Today’s Guardian online, whilst not sinking to a similar, intentional level, should/could have been more sensitive to this incongruous, to be polite, pairing:


Adrian Mitchell – Ride the Nightmare


How delighted I was yesterday to pick up these two Mitchell collections from an Oxfam shop.

Even more so to find Old Age Report in the collection Ride the Nightmare,


I used to read/share/teach this poem with students a lifetime ago. It was anthologised in a book I can’t remember, probably themed around Age, but I am not sure. What I do recall is the large number of anthologies or themed English subject collections where poetry was such a feature: excellent, varied poems for reading. Yes, just for reading. There were working/writing suggestions based on these, many creative, if you wanted to use, but it was genuinely a rich time of educational publishing that first and foremost featured literature to read and share and teach for pleasure. I’m talking early ’80s, so books of that time and obviously the 70s. And of course, poets like Adrian Mitchell had made poetry fun and accessible and also meaningful across a wide range of themes, not least war and poverty, to name two enduring ones….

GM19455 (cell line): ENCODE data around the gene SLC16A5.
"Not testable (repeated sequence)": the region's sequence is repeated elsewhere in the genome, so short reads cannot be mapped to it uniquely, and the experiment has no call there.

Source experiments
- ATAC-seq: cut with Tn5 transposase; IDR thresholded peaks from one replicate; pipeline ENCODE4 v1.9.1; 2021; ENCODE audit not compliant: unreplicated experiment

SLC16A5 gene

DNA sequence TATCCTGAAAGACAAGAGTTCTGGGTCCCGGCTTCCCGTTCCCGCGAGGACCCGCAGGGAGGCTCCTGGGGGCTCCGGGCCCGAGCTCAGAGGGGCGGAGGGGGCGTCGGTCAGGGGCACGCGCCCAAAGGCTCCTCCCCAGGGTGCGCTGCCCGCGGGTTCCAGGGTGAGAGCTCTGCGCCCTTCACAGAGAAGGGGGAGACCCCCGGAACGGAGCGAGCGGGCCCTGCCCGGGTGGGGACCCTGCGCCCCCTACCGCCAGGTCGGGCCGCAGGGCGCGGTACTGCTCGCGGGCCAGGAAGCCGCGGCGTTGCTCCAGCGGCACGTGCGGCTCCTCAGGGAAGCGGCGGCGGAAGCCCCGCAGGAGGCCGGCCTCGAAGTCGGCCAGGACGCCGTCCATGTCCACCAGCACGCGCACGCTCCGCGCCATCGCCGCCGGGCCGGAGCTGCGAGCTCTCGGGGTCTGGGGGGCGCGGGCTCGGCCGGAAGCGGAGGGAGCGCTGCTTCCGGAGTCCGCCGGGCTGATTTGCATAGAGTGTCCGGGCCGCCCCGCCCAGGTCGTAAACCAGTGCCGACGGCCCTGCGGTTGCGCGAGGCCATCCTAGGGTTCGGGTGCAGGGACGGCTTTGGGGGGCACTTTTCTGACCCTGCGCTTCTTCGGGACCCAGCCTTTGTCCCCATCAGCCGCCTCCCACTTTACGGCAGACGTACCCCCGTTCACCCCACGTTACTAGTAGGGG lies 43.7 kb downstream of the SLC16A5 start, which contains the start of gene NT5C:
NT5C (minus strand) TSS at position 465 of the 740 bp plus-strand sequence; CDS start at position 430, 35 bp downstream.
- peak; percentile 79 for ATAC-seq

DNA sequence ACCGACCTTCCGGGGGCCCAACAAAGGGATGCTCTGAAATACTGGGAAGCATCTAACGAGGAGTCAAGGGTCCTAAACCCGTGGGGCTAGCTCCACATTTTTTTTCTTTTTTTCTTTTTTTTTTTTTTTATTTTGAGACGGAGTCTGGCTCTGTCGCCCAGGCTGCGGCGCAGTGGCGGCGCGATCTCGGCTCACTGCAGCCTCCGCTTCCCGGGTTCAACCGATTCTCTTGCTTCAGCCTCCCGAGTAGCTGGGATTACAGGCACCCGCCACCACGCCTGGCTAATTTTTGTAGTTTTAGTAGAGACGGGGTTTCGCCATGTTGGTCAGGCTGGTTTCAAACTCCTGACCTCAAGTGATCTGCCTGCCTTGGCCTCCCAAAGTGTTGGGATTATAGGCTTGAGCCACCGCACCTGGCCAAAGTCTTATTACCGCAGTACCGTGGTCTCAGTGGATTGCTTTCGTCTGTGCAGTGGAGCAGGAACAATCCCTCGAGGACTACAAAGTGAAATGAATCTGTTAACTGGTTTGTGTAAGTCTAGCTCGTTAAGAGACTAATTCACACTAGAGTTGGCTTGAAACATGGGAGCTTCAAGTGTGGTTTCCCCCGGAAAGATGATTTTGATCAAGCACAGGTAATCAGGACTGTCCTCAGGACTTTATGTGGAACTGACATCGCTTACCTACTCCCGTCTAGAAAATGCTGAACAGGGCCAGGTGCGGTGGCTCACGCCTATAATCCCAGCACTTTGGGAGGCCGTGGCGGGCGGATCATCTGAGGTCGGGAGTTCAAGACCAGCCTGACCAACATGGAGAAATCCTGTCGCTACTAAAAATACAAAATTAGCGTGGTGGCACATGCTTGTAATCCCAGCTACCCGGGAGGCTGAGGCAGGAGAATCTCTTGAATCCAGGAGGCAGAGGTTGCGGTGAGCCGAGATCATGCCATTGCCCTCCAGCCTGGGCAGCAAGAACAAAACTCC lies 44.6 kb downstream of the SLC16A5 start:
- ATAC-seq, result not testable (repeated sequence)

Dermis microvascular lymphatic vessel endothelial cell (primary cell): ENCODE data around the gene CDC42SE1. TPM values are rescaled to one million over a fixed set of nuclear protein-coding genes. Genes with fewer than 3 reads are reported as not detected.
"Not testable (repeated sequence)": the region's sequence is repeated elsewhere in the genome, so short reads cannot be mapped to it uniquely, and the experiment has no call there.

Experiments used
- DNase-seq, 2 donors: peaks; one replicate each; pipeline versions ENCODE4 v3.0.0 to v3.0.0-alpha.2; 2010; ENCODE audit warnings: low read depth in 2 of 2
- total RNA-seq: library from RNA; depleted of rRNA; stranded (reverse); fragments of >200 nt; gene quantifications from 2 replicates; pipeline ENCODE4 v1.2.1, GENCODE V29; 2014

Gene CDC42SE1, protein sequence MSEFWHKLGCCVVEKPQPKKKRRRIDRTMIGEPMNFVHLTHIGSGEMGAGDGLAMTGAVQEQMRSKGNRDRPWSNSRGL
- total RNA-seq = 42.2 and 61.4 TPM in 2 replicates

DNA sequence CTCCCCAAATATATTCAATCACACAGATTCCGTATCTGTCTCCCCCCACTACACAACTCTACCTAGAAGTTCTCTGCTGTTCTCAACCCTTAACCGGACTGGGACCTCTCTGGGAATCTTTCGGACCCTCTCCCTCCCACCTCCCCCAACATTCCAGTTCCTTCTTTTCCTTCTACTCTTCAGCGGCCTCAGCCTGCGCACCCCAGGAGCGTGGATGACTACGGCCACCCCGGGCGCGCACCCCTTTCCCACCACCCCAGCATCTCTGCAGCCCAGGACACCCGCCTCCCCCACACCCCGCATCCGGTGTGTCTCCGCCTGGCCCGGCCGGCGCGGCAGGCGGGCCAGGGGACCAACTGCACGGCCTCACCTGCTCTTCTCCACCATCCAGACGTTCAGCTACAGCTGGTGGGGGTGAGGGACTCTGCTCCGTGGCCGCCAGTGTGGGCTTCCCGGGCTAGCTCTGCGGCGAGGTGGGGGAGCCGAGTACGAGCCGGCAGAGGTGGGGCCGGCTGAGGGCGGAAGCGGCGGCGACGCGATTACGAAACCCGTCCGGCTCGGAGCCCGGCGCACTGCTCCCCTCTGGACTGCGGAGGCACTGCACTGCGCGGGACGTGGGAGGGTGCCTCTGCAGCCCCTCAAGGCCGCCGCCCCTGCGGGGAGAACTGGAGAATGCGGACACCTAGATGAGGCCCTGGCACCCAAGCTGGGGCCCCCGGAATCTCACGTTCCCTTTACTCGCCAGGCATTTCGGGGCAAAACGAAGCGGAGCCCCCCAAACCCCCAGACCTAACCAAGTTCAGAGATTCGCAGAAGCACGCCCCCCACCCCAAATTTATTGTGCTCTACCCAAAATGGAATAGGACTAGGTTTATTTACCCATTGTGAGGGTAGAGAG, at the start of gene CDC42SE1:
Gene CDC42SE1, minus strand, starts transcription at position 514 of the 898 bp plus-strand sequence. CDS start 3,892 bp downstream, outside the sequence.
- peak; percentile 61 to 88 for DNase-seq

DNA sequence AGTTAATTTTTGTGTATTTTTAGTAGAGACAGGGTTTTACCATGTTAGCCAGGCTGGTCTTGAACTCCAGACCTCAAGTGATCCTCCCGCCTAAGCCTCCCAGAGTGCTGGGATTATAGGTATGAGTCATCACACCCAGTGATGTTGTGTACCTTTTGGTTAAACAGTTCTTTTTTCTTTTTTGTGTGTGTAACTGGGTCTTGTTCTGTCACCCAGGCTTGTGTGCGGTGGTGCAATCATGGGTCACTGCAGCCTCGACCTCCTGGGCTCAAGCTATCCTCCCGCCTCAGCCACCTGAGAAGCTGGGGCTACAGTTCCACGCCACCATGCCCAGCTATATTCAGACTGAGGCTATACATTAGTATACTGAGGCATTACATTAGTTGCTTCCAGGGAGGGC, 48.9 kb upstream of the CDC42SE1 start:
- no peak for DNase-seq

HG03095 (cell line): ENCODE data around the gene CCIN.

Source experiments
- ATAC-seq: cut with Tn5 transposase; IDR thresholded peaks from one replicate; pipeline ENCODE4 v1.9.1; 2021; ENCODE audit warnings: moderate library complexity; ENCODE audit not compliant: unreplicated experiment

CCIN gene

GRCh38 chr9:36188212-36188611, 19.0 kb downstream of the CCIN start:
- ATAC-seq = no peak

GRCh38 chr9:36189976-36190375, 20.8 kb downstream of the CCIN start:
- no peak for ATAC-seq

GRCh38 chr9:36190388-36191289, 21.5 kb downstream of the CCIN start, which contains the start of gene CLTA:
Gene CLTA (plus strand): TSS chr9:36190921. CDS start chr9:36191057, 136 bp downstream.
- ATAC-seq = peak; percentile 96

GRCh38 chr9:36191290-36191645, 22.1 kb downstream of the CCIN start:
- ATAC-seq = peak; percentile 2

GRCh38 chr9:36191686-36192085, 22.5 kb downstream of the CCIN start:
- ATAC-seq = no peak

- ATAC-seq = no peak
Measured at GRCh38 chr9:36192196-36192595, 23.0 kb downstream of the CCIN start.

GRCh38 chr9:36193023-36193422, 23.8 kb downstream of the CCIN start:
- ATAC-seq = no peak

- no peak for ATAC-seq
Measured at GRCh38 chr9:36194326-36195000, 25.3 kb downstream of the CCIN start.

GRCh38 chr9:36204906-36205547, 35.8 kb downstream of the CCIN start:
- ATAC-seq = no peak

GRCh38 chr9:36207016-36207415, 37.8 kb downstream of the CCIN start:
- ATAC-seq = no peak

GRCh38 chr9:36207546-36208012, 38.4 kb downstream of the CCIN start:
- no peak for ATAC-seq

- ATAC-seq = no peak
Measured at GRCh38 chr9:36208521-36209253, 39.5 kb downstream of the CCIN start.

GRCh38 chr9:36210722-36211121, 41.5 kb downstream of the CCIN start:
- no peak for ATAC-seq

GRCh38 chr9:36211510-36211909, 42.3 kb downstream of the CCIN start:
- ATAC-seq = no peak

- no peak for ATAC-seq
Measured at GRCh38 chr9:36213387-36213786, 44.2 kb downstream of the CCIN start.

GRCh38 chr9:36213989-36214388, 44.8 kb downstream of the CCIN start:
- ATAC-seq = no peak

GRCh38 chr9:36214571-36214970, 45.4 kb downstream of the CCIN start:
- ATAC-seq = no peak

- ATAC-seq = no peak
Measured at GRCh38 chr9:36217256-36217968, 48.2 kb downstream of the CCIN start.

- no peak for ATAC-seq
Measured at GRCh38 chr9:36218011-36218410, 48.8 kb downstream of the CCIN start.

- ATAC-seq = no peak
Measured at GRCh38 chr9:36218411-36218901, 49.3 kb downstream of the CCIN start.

Post-Exam Student Forum Found Poem

In media res
with the bullshitting it
for 45 minutes,

one question
to answer
in that cluster –

question one, a

the reality of war
as opposed to
effects of war?

Must remember
AABB rhyme
is fucking shite

if you are at war.
Running and lugging
his gun

is assonance?
Or is ass
thing to do,

the sibilance

No, this is a
piece of piss
his exam and

I wouldn’t have minded
if ‘he’ –
personal pronoun –

took it himself.
No, a single charge
is a piece of piss

compared to the
six hundred
yet I proper good ignored

that part of the
comparing poems
[chaos can’t be

War poetry in my mock
got 28/30 –

piece of piss.
I did London with
Ozymandias in

Bayonet Charge,
to fit the
abruptful adjective

into the running:
three poems better

than two.
That was the prose?



INTERNATIONAL TIMES 50th Anniversary Edition


Pleased to receive my copy today, a 50th anniversary celebration of the iconic newspaper. It is sad to receive also so soon after the death of Heathcote Williams, a weekly contributor to the online magazine and cited as ‘Editor at Large’ for this newspaper edition, as well as an article included about him: